Once in vogue such false ideas perfectly fitted the arrogant, colonialist and Imperialist mindset. The three C’s, Commerce, Christianity and Civilisation articulated by David Livingstone and other ‘God and Mammon’ colonisers, actually became five as Conquest and Control were added during a later Imperialist stage. Britain, France, Italy, Portugal, Germany – Spain and Holland to a lesser extent – were the main perpetrators of global pillage.
With increased production volumes via steam power, plus assumed European biological/ cultural superiority, the entire globe came under the prejudiced scrutiny of European private enterprises. During these expansionary periods, capitalists had actively created monopolies, cartels and extended the finance-capital banking sector noted in Beginners guide 4. Government trained armies and navies were employed to assist ‘their’ capitalists to implement Imperialist dispossession and plunder, only thinly disguised as trade.
Further expansion of production required expansion of raw material sources and markets. Thus, former hostilities between rival company elites for ‘market share’, morphed into wars between hostile and competing ‘Empire-building’ national elites. Alongside this ‘progress’ (sic) in trade, came the continuous development of weapons technology. Trade joined God as a motive for native genocides. Diplomacy aside, the results of disputed annexations and ‘spheres of influence’ depended upon the strength and skills of the armed forces available to each side.
International and local wars for trade advantages, became routine during the 18th and 19th centuries, leading to the outbreak of two world wars in the 20th century. Despite academic/political rationalisations, once examined economically, these conflicts, were over which countries would dominate world trade. Switching from coal to oil for producing steam and electrical power, meant that when it was found abundant in the middle-east, this region became a battleground for rival capitalist nations of Europe to control.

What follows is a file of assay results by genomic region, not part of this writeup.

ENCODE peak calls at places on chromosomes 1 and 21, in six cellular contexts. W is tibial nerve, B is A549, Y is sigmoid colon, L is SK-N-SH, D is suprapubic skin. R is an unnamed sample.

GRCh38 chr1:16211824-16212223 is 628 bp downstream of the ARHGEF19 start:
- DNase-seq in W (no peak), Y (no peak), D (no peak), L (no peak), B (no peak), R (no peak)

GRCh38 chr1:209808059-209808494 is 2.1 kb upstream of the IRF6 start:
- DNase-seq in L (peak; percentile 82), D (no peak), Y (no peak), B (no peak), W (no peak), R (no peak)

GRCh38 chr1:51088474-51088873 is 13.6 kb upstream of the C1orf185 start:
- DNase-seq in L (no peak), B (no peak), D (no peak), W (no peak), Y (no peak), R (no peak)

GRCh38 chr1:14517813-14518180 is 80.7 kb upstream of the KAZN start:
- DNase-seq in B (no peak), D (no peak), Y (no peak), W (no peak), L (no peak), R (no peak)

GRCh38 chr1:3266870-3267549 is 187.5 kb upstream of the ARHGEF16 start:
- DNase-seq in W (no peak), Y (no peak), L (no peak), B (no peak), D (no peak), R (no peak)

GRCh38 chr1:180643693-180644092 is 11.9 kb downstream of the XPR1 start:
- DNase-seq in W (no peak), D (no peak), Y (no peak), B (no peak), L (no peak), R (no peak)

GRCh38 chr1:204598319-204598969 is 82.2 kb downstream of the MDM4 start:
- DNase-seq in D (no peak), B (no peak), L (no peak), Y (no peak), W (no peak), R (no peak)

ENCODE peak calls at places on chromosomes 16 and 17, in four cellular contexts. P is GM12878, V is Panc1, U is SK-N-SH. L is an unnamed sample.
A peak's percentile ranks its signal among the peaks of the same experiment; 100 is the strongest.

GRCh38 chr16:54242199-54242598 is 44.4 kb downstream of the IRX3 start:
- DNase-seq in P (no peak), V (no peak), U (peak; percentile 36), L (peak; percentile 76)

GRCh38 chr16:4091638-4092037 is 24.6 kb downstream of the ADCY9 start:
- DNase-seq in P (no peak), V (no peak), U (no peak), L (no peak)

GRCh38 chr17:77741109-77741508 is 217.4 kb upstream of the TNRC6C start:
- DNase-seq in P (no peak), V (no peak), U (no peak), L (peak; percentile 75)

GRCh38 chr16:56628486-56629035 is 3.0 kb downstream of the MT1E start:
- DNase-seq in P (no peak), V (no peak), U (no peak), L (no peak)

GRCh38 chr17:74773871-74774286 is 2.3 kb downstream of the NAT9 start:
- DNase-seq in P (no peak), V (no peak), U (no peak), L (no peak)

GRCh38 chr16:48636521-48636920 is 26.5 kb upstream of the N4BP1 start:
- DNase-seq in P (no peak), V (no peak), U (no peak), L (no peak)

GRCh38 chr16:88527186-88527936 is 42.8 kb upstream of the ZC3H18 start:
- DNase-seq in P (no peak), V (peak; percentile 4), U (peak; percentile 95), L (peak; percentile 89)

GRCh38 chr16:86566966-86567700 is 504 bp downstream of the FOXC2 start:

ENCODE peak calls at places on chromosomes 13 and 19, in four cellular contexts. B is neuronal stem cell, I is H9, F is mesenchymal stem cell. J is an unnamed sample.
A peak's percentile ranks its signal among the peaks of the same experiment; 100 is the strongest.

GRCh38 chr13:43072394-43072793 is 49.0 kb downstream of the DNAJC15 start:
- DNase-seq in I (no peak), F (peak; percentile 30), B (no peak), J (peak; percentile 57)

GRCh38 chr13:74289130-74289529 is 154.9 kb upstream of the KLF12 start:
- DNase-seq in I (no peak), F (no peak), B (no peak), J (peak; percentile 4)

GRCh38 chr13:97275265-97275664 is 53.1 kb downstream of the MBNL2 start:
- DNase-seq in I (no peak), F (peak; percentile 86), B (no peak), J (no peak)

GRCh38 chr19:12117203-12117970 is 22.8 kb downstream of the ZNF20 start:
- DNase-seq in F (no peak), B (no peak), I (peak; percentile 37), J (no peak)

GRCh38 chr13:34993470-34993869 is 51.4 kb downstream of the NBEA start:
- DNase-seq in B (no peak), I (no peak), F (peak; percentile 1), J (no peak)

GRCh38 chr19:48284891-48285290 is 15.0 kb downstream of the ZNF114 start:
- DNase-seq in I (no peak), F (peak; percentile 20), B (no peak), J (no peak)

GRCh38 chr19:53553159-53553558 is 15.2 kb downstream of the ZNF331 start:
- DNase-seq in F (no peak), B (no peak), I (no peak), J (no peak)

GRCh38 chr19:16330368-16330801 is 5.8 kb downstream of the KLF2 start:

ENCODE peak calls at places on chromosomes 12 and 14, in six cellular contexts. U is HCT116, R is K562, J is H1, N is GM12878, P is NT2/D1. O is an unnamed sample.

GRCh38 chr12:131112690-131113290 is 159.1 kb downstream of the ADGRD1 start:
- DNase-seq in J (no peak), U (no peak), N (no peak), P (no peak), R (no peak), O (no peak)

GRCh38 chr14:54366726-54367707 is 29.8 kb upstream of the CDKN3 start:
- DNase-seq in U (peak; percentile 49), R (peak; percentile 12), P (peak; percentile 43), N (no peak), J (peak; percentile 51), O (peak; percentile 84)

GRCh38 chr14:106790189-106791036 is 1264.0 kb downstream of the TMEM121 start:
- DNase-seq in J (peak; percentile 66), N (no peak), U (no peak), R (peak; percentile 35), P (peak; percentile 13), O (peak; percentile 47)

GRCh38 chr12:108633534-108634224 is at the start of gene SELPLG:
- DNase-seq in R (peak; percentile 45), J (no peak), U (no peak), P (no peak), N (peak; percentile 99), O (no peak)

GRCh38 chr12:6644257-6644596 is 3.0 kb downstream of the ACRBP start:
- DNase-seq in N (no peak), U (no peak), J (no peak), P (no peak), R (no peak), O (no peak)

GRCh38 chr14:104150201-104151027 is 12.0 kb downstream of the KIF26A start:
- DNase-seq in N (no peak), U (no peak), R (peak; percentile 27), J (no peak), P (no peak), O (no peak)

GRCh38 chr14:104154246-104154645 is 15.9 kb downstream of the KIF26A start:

Given the biased mainstream assessment of the two world wars (ie it was fought by good people against bad), it is worth quoting some rare candour. The 1914-18 First World War perspective for German capitalism was; “Our people has grown …at home discontent is rife…German’s boundaries are too narrow. We must become land hungry and acquire new territories for settlement” (Baron von Vietinghoff-Scheel.) Prior to the Second World War, (1939-45) Hitler wrote;
“In an era when the earth is gradually being divided up among states..we cannot speak of a world power whose mother country is limited to…five hundred thousand square kilometres” (Hitler. Mein Kamf). Those governments who twice fought against Germany’s “world power” ambitions (Britain and France plus Allies) were not against Empire building, they were actually defending, whilst expanding, their own world power and Imperial ambitions.
Millions of people, recruited by elites on all sides of these by now globalised wars, were quickly killed or wounded in a fight to sustain modes of production which were already shortening their lives during normal working days, (and years) of pollution and danger. Moreover, since capitalist production still relies on burning oil for energy, regional conflict continues there. Interference by the pro-capitalist agents of Imperialism’s latest offspring – neo-liberalism – is still causing existential problems for working people in Europe, Iraq, Iran, Syria, Palestine, Yemen, Lebanon and Saudi Arabia, etc.
Roy Ratcliffe (October 2019)